Meet Yajing Gao of the UT Southwestern Medical Center. Yajing is a fifth-year graduate student in the Texas institution and is a member of Chandrashekhar Pasare’s and Edward Wakeland’s labs. She was on campus for the 2018 Gene Expression & Signaling in the Immune System meeting where she presented a talk entitled “Transcriptome profiling of pathogen-specific CD4 T cells identifies T cell-intrinsic caspase-1 as an important regulator of Th17 differentiation.”
What are your research interests? What are you working on?
I am interested in how innate immune cues from dendritic cells instruct CD4 T cell differentiation and protection against pathogens. I am currently working on using a newly developed in vitro model to profile and study pathogen-specific CD4 T cell differentiation.
How did you decide to make this the focus of your research?
I entered graduate school prepared to study neuroscience or immunology. But after taking a couple of immunology courses, I decided to focus on immunology and specifically DC-T cell interactions. The complexity of CD4 T cells intrigued me which, I realized, is a very fundamental -- but unanswered -- puzzle piece of the immune response when determining infection. Now that we have tools that enable us to examine T cell responses at a higher resolution (for example systems biology approaches, and high-throughput profiling), I thought it is an interesting idea to revisit the role of DCs in shaping CD4 T cell differentiation.
How did your scientific journey begin?
I grew up with my grandfather who was a scientist in physics and an avid parakeet breeder. I partook in his hobby when I was a child and parakeet breeding was not only among my first “genetic” experiments but I enjoyed the act of experimenting. My grandfather encouraged me to read more sophisticated books on the physiology of birds and animals in general, and had always strongly supported my pursuing a higher education. He kept my enthusiasm up for scientific exploring and experimenting, and because of my grandfather, I became interested in animal genetics which eventually led me to choose a biology major in college.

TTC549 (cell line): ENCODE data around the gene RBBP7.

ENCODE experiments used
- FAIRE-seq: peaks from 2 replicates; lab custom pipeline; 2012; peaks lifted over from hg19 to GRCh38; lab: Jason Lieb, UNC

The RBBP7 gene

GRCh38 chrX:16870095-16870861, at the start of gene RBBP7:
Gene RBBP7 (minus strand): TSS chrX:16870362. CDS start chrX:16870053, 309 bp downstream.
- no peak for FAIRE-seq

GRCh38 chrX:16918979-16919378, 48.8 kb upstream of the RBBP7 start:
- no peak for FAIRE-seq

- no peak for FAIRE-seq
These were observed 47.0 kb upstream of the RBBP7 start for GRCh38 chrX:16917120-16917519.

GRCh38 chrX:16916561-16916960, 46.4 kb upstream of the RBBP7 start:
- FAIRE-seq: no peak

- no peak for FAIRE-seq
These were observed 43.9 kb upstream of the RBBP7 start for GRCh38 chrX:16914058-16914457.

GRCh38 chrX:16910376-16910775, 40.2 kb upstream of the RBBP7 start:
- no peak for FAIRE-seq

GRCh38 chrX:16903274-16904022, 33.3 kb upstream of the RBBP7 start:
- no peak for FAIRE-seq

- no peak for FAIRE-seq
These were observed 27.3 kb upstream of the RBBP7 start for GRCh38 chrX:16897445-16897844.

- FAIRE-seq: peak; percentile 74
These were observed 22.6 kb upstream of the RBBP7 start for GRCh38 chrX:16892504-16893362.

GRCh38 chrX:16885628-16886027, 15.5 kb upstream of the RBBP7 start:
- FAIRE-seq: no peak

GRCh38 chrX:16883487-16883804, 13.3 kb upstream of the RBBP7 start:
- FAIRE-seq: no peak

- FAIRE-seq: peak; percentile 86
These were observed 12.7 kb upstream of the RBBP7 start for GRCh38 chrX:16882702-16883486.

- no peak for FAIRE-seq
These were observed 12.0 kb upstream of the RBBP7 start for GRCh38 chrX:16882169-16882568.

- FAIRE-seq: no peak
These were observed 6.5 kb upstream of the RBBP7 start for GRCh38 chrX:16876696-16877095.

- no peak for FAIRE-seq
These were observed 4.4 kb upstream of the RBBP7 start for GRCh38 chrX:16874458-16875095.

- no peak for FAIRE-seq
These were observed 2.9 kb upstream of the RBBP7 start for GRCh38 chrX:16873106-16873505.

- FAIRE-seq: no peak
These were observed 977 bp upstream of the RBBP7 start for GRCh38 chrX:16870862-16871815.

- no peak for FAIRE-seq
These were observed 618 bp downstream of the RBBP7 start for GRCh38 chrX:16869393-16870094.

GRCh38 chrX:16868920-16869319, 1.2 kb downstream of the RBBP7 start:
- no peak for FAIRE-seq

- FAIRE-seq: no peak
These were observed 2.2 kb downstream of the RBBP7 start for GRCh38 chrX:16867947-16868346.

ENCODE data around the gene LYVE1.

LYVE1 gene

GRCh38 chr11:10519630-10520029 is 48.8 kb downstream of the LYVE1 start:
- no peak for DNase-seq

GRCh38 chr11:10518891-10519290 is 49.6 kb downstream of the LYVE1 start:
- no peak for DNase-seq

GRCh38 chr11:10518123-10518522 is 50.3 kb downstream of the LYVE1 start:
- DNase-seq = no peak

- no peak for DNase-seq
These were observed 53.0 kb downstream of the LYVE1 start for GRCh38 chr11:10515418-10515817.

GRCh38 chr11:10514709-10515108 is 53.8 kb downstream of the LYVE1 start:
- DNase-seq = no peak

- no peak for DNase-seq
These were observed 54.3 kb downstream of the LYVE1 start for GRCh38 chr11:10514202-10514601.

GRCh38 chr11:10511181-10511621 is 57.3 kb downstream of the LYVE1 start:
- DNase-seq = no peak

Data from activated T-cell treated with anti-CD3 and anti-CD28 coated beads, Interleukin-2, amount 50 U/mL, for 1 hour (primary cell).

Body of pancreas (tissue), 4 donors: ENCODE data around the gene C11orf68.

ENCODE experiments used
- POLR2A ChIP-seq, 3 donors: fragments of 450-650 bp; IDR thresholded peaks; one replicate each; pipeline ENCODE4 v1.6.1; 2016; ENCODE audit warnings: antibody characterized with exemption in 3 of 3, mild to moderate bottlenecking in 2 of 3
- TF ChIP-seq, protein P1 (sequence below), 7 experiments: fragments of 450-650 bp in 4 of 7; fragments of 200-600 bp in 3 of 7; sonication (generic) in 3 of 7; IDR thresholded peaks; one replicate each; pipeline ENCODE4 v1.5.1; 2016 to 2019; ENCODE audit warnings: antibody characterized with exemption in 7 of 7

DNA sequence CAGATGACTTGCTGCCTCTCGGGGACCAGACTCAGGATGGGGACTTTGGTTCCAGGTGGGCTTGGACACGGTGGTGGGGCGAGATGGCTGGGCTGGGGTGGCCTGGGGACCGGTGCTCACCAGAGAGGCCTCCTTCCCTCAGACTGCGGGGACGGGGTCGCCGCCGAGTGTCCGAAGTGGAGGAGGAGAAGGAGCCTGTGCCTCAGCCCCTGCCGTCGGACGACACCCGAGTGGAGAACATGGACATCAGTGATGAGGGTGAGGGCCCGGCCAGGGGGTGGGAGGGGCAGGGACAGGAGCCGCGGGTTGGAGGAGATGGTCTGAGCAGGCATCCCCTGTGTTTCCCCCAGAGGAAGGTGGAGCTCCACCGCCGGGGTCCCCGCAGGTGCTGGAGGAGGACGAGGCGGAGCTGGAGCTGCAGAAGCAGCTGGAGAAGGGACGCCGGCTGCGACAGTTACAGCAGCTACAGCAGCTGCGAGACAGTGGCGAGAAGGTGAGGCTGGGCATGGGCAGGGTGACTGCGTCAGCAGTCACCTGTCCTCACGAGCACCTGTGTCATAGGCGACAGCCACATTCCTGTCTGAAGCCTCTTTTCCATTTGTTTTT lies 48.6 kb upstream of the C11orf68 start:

Was there something specific about the Gene Expression and Signaling in the Immune System meeting that drew you to attend?
My research approach to immunological problems from a transcriptional perspective fits very well with the overarching theme of this meeting. Also, I was very honored to be selected to speak about my unpublished data.
What is your key takeaway from the meeting?
I have two key takeaways: 1) The single cell profiling technology has really taken us to an era of high resolution of cellular heterogeneity; 2) Always approach a biological problem with an evolutionary view in mind.
How many meetings at CSHL have you attended?
This is the first CSHL meeting I ever attended, and I would love to come back for another immunology meeting.
Did you pick up or learn something new from the meeting that you plan to apply to your work?
Since I am working on in vitro model of CD4 T cell differentiation and investigating the role of DCs in this biological process, I was very impressed by Dr. Gabriel Victora’s technique of labeling DC-T cell interaction in vivo. I envision that I could combine his technique into my system and start to focus on profiling their interactome.
If someone curious in attending a future iteration of this meeting asked you for feedback or advice on it, what would you tell him/her?
I will definitely recommend them to come. It is a fantastic scientific meeting. The quality of the talks is very high and a large amount of new information was discussed. Also, there is ample time for interaction and scientific conversation.
What do you like most about your time at CSHL?
I really loved the food! The culinary staff was very friendly and, on the first day of the meeting, they pointed out all of the good sightseeing spots on campus.
Thank you to Yajing for being this week's featured visitor. To meet other featured scientists - and discover the wide range of science that takes part in a CSHL meeting or course - go here.